Learning programming is like learning a completely different language. It gets even worse for a person coming into the field to be bombarded by long tutorials littered with words that makes no sense.
All the words below have more than a million words written about them. But we don’t have the brain capacity or time to process such a massive amount of information. Today, I’ve tasked myself with explaining each concept as simply as possible.
So here’s a quick and concise decryption of commonly used words in programming.
Immutable is another word for unchangable. If a state is said to be immutable, it means that it’s not supposed to change. Whatever value you’ve set is not going written over or have the potential of changing.
A class is a structured set of code written in a certain way to specify a set or category of things. It is a blueprint for an instance of that particular thing.
People use classes to create more of the thing. They create new classes, assign values to it and use the methods (aka written functionality) to do things with the instance of the class.
It looks like a class. It smells like a class. People often mistake it as a class. But it’s not a class.
A prototype is the instance itself but replicated. While a class is the plan for the thing, a prototype is the thing with the ability to be extended with features.
The easy way to get your head around it is that an object gets used to create and a prototype is used to create.
4. First Class Function
A function that’s treated like a variable.
This means you can have a function inside a function and set it up like a variable.
A function, procedure or algorithm that calls itself.
For example, a for loop is a recursion. Main component of a recursion is the thing that kick starts it off and a condition that ends it — or else it will just keep calling itself until the program crashes.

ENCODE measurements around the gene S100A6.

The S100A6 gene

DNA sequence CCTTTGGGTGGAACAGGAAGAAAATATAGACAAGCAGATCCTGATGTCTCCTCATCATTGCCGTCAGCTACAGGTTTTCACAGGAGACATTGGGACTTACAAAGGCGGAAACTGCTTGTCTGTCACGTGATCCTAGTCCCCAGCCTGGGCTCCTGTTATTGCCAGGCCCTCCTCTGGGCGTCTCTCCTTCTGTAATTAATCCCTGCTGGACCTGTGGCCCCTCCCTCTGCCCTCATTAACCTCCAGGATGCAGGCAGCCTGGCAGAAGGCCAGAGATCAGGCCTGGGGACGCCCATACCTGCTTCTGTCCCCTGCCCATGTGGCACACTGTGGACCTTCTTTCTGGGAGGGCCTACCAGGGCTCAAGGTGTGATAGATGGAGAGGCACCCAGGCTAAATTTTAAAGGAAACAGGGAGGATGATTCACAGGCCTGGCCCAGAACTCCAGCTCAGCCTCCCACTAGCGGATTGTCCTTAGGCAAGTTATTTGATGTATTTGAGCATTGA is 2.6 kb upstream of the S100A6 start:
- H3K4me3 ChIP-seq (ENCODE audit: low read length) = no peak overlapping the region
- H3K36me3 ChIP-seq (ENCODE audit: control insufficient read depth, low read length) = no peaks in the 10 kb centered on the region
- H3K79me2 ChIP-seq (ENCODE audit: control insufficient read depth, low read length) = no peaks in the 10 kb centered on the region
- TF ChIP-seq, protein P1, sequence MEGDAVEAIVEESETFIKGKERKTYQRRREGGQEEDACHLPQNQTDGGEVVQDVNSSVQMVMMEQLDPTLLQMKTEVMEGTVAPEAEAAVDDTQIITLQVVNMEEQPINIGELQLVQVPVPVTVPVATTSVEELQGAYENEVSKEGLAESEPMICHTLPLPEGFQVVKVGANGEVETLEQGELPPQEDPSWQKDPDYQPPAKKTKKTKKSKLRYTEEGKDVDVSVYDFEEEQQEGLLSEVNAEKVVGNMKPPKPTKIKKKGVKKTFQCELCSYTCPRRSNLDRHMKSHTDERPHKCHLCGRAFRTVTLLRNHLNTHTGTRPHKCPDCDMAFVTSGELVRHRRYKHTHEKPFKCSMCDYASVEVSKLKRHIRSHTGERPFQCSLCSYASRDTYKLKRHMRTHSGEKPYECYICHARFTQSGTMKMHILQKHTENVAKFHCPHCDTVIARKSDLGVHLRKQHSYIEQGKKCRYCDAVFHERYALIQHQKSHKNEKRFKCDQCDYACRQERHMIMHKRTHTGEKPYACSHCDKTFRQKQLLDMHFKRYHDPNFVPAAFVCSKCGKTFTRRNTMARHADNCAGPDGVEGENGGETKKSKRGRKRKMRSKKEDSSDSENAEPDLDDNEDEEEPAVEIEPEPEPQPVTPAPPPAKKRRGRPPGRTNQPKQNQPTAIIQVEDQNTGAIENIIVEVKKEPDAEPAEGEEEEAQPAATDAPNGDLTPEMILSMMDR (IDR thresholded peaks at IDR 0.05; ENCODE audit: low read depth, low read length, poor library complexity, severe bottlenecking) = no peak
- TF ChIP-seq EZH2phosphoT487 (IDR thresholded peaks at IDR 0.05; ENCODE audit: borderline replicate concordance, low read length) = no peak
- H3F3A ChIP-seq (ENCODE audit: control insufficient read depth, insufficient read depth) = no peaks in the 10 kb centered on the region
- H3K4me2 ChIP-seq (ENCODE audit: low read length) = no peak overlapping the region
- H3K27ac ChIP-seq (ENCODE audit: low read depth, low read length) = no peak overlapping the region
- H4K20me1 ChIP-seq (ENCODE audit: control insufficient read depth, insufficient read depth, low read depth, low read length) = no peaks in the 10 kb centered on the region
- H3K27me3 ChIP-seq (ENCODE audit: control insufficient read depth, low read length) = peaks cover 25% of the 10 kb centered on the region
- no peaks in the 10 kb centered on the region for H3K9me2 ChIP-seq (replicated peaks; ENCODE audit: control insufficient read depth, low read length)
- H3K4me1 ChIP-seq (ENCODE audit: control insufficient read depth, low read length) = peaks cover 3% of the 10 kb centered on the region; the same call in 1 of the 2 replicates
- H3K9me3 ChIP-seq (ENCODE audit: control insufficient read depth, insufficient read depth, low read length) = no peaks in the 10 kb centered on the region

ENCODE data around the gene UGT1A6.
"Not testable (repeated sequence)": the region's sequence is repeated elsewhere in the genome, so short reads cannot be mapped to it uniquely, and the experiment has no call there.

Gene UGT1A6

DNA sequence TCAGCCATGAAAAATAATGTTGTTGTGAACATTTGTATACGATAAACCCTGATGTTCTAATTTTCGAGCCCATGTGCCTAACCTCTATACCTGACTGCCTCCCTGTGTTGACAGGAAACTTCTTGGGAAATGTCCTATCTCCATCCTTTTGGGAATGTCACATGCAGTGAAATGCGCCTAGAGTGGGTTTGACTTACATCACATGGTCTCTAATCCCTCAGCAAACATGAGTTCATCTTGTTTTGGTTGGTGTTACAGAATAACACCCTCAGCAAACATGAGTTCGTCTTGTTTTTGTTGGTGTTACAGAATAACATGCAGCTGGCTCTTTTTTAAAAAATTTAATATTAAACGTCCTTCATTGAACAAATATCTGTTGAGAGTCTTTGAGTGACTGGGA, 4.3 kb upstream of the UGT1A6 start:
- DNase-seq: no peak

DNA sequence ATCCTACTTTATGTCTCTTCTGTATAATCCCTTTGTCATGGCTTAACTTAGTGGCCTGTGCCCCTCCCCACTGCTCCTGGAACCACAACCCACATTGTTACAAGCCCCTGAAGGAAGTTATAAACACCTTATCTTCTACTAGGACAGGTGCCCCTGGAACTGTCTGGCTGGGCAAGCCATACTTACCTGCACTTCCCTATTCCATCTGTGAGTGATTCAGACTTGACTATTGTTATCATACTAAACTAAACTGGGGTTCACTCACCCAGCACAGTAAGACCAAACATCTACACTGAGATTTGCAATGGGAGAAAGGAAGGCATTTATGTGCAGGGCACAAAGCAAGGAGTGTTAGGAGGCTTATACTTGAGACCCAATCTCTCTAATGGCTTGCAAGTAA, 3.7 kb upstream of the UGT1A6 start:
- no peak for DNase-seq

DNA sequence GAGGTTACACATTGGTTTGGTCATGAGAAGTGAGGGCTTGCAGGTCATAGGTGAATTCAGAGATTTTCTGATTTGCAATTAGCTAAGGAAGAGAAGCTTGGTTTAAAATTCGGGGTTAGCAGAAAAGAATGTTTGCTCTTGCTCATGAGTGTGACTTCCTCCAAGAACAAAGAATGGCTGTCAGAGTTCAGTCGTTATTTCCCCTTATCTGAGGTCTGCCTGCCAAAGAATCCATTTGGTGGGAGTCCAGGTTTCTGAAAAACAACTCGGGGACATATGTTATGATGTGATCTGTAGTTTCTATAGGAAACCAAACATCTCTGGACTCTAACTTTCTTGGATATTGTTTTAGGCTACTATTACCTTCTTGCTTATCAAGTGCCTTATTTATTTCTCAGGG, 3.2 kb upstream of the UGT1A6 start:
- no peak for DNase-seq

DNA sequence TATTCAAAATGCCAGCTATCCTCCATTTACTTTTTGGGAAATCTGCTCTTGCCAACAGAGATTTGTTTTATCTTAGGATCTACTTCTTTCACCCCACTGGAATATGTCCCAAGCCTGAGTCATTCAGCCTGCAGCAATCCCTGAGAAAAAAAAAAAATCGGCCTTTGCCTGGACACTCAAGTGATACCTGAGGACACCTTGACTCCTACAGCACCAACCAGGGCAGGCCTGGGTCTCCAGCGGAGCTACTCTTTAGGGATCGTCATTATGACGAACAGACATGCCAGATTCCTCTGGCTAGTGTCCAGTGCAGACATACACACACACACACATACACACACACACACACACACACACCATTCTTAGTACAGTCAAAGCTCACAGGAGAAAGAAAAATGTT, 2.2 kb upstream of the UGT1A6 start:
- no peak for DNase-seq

The thing that ring fences off a group of methods or data from outside access.
Encapsulation keeps things local and private inside a conceptual box.
The ability for that same thing to be lots of other things.
For example, an object is polymorphic because it is a blueprint where unique variables can be set for multiple instances of it.
Cats are polymorphic. They’re all still cats but with different appearances and personalities. A stormtrooper’s armor, however, is not polymorphic because they’re all the same.
The same concept as inheritance with money.
The child inherits whatever the parent has/is. Inheritance is the act of the child taking on the values and properties of the parent.
In most languages, inheritance flows inwards — meaning that the flow of inheritance goes parent to child and not the other way around.
9. Data Type
Naming what kind of data it is you’re setting.
Java is a strongly typed language because you have to tell it exactly what the thing you’re setting is — that is — boolean, char, short, int, long, float or double etc.
It sticks around. If you go back to it, the thing is still there.
For example, a declared variable and an instance of an object has persistence because it’s still there if you call it again.
If you can’t explain it simply, you don’t understand it well enough - Albert Einstein
All the concepts above started off as one liners from their creators. But over time, more words have been added to them to test, extend and expand on the idea. There’s nothing wrong with that either — but that can be overwhelming and intimidating for new developers. I was there myself half a decade ago and I know the feeling.
I hope that in condensing it back down, it’s made life a little bit easier for you.